In November 2006, Google bought a 21-month old company called YouTube for $1.65 billion. In April 2010, Groupon was valued at $1.35 billion at the age of just 17 months. This speed of growth is completely unprecedented in the history of capitalism; it’s unique to a particular breed of software enterprise.
In the biggest success stories – like YouTube, Groupon, Amazon, AirBNB, and Uber – we see two common factors. The first is effective use of data. Unlike a regular taxi company, every time Uber provides a ride, they track every scrap of information about it. The length and location of the journey, the time of the day, the profit margin, the customer demographic – all this and more is logged, tracked, and analyzed. As a result, whenever Uber makes a business decision, from something as small as billing for one ride, to something as big as deciding to operate in a new country, they are making an informed choice. Amazon might find that raising the price of office chairs by 2% on Mondays translates into tens of thousands of dollars of extra profit. These sorts of decisions can’t be made by intuition, or life experience, or business acumen; they require a detailed, meticulously-gathered picture of the realities.
Data is the new oil. In a way, this is terrible news for small to medium enterprises. Compared to Amazon dynamically adjusting the price of their chairs based on data, the local furniture store is fighting blind. Large enterprises, doing a lot of business in a lot of territory, have access to large amounts of data. Small businesses naturally only have access to small datasets, so they are forced to make less informed decisions.
The second thing the success stories have in common is that they all connect buyers to sellers. AirBNB is the perfect example: millions of people had millions of spare bedrooms, but no convenient way to launch them onto the marketplace. Think of what eBay and Amazon did; they provided an easy way for people to sell that bric-a-brac they had lying in their attic, and they optimized the specifics using extensive data on people’s buying habits. YouTube launches people’s talents for licking their elbow, or giving annoying video game commentary, onto the marketplace.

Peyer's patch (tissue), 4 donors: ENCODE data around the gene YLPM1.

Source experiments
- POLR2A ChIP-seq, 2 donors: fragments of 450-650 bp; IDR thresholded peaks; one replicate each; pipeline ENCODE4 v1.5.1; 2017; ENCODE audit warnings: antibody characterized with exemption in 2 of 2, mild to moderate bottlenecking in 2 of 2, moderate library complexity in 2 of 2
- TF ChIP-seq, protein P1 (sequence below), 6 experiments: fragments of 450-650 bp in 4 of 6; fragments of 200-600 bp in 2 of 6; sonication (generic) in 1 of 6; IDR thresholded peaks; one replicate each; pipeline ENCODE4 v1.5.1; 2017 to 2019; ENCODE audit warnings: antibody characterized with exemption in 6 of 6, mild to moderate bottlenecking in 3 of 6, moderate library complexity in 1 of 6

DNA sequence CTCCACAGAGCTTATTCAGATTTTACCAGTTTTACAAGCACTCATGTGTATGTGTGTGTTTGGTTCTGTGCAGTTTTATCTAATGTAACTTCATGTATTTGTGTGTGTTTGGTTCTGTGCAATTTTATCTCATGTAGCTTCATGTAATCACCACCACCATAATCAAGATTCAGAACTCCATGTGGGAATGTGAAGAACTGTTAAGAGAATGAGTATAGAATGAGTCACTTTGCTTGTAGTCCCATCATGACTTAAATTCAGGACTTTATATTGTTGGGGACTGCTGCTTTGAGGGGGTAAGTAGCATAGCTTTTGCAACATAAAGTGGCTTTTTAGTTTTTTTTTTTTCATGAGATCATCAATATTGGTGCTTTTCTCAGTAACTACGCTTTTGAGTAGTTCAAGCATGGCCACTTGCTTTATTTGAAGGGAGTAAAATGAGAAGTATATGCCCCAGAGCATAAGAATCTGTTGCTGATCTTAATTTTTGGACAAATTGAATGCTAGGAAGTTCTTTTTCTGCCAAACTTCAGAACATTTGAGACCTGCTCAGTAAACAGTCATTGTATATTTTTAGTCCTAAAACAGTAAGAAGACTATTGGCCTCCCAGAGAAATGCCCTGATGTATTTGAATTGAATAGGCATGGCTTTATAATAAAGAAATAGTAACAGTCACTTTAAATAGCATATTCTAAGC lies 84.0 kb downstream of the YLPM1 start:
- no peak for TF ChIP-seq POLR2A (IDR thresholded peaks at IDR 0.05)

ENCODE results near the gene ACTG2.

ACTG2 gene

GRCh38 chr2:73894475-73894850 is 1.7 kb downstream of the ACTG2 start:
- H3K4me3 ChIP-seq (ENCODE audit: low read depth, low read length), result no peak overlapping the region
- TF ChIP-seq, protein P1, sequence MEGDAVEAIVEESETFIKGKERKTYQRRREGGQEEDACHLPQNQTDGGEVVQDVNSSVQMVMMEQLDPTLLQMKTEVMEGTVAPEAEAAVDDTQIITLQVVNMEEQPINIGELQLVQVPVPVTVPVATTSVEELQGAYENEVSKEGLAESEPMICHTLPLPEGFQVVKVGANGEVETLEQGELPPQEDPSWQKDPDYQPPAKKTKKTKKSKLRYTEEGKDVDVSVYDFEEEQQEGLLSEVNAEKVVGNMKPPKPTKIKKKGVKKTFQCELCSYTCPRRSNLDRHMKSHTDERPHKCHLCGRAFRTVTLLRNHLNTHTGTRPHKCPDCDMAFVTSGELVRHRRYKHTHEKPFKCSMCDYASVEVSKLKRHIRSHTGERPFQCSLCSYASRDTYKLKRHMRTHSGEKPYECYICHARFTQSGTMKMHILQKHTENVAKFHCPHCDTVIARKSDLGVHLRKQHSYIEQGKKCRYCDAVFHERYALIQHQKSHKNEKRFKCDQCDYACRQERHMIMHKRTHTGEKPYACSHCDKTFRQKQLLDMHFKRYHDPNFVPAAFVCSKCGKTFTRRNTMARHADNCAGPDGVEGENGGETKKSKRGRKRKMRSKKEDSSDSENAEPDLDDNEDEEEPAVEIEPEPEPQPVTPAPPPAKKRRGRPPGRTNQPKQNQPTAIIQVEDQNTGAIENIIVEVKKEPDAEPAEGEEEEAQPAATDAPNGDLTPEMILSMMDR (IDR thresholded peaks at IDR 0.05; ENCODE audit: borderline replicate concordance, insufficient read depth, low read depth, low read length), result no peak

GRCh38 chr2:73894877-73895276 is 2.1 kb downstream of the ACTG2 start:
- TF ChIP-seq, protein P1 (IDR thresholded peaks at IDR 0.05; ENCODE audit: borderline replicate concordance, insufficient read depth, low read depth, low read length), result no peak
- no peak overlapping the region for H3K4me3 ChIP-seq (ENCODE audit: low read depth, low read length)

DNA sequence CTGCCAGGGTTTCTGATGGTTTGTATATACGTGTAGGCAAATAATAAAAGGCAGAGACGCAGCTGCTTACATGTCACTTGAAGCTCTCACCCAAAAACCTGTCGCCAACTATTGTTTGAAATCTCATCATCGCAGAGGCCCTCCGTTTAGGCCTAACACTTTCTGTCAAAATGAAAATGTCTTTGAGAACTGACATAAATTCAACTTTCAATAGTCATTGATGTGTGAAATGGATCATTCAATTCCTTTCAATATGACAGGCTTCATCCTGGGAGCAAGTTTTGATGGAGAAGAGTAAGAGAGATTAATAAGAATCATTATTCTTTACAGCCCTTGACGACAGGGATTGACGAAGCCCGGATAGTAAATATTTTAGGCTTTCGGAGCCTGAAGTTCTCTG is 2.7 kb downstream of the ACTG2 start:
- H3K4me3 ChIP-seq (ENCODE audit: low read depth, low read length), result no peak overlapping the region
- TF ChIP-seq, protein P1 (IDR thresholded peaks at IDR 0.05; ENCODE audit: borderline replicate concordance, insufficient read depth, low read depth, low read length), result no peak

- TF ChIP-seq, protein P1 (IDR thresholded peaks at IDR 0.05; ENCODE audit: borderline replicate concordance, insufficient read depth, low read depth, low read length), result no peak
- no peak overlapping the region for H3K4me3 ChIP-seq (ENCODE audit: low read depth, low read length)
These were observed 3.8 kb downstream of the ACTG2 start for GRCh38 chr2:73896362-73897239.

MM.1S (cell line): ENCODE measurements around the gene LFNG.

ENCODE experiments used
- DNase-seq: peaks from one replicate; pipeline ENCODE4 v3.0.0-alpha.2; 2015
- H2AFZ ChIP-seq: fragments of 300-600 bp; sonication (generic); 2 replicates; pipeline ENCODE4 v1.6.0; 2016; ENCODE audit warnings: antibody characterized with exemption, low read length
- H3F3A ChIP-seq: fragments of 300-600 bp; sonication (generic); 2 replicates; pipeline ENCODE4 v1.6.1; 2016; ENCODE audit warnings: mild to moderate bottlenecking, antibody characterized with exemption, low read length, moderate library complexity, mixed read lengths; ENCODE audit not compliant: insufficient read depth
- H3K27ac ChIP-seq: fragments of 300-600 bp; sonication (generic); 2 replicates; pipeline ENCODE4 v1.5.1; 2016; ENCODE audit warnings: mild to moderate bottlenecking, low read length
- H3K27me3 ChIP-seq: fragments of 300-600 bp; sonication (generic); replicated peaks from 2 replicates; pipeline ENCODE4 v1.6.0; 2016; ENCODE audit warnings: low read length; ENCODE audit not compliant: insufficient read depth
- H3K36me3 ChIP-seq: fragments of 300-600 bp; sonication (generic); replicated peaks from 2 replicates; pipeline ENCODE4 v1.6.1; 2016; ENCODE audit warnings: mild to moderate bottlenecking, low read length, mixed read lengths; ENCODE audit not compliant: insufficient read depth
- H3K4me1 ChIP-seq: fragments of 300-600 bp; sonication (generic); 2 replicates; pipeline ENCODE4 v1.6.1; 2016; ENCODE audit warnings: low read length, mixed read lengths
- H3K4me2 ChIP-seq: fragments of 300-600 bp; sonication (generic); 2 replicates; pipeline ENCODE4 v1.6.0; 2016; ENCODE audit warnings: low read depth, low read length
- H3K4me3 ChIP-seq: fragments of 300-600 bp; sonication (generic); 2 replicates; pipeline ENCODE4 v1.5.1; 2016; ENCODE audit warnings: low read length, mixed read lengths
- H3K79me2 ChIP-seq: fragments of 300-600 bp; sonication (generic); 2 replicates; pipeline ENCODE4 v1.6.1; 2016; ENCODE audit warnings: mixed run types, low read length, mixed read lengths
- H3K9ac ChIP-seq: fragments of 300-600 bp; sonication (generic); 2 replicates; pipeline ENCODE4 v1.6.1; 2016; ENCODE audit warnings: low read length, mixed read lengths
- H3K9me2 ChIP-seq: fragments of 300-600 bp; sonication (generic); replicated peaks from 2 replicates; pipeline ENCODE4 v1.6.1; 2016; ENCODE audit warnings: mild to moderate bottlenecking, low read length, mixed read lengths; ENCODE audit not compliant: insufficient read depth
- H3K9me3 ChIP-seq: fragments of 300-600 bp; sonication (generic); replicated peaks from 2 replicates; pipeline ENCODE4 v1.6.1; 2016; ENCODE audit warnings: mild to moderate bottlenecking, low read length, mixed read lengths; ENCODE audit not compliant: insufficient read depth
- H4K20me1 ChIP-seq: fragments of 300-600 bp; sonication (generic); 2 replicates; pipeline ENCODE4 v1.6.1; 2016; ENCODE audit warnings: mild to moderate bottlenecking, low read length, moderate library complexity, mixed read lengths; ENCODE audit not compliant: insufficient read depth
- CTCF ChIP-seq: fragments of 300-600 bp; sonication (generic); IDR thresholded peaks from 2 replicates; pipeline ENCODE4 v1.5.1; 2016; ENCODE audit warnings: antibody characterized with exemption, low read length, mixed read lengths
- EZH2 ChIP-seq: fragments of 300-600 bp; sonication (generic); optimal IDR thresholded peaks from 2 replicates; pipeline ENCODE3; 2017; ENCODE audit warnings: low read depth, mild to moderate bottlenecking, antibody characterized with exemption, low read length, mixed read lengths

Interestingly, small businesses often have specialized data sets that might be valuable business intelligence to other enterprises. The data from 100 local hairdressers put together might represent a real asset, but there is no way to make use of them. These datasets are like the of spare bedrooms that AirBNB launched; they are just waiting for a means to reach the marketplace.
RepuX is a unique startup creating a data-driven marketplace for data itself. Its recently announced platform will serve as a matchmaker between businesses and developers wishing to buy data, and those with data to sell.
The RepuX system is made possible by two new decentralized technologies: Ethereum and the Interplanetary File System. Ethereum is a blockchain platform allowing automated, verified payments to be made in digital currency. IPFS is a way of passing files around from peer to peer, without the need for a server. In RepuX, IPFS is the means of distributing data, and Ethereum provides the market solution, settling payments and granting access to data.
In the same way that Uber ranks and validates the drivers offering services on its platform, RepuX uses the buyer community to rate the validity of data. This ensures data on the platform is of high quality, while avoiding the need for a centralized authority in a position of trust.
It is too early to say what effect RepuX’s technology will have on the data divide, but it would be interesting to see how the economy would change if small businesses, as well as large, were able to make decisions on accurate data.